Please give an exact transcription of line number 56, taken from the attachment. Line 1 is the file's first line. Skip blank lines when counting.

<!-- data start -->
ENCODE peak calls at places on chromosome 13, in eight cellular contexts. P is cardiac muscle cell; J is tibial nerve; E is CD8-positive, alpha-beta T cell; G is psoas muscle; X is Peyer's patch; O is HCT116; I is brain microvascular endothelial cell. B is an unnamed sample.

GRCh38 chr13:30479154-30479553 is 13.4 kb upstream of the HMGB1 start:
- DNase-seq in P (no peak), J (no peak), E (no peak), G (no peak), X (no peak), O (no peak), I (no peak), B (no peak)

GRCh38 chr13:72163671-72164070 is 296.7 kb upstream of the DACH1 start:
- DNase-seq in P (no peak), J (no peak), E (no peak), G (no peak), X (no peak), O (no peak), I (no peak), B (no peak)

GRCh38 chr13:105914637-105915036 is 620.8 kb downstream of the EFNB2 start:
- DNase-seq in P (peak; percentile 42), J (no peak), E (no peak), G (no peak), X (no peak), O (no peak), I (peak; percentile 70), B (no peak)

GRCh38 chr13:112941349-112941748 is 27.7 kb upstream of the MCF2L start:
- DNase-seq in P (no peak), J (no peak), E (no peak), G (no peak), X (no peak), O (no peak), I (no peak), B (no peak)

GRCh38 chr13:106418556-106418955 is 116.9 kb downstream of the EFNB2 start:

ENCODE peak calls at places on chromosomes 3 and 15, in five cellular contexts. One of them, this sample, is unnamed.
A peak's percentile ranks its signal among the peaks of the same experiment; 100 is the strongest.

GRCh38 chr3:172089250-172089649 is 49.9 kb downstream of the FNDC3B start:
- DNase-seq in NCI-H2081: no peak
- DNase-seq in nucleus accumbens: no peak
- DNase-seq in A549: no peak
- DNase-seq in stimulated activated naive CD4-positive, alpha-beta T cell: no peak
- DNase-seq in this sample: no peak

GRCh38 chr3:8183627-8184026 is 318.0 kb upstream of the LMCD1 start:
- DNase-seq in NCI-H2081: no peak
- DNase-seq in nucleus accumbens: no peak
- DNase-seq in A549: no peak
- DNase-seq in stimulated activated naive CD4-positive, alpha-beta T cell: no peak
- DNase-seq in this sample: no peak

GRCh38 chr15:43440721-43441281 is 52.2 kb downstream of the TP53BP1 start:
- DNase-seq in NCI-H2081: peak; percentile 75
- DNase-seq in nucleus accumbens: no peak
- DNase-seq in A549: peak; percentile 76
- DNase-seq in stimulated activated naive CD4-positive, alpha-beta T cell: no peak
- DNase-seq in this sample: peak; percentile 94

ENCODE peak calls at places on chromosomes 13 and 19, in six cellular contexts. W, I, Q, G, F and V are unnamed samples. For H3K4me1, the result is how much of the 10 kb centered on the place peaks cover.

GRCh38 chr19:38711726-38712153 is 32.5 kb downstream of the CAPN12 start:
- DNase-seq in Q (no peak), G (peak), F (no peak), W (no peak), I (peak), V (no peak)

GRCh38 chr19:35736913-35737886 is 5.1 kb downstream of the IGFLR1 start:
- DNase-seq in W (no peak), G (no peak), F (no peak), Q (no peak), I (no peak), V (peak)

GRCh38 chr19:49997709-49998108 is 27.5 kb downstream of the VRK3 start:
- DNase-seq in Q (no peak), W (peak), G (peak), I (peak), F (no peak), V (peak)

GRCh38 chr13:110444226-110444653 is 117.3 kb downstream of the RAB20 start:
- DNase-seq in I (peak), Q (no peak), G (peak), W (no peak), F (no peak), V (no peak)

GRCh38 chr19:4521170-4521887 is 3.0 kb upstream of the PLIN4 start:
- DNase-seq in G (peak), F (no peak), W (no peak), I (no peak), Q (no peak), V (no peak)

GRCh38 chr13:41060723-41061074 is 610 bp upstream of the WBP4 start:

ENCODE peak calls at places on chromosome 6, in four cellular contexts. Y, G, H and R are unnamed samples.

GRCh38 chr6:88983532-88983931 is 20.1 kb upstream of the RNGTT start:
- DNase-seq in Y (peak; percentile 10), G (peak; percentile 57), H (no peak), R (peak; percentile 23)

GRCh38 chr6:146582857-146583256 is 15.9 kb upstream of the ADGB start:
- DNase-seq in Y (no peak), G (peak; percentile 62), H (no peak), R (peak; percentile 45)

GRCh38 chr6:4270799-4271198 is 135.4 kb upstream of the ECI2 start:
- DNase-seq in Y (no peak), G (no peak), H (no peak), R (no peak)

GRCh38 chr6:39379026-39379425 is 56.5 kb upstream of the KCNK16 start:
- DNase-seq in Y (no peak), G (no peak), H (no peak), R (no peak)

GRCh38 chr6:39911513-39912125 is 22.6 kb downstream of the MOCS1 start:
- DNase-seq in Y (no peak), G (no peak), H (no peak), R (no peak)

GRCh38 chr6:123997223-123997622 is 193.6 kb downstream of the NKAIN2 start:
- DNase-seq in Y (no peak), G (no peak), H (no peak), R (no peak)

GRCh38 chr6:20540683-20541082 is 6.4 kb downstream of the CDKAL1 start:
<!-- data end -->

GRCh38 chr6:20540683-20541082 is 6.4 kb downstream of the CDKAL1 start: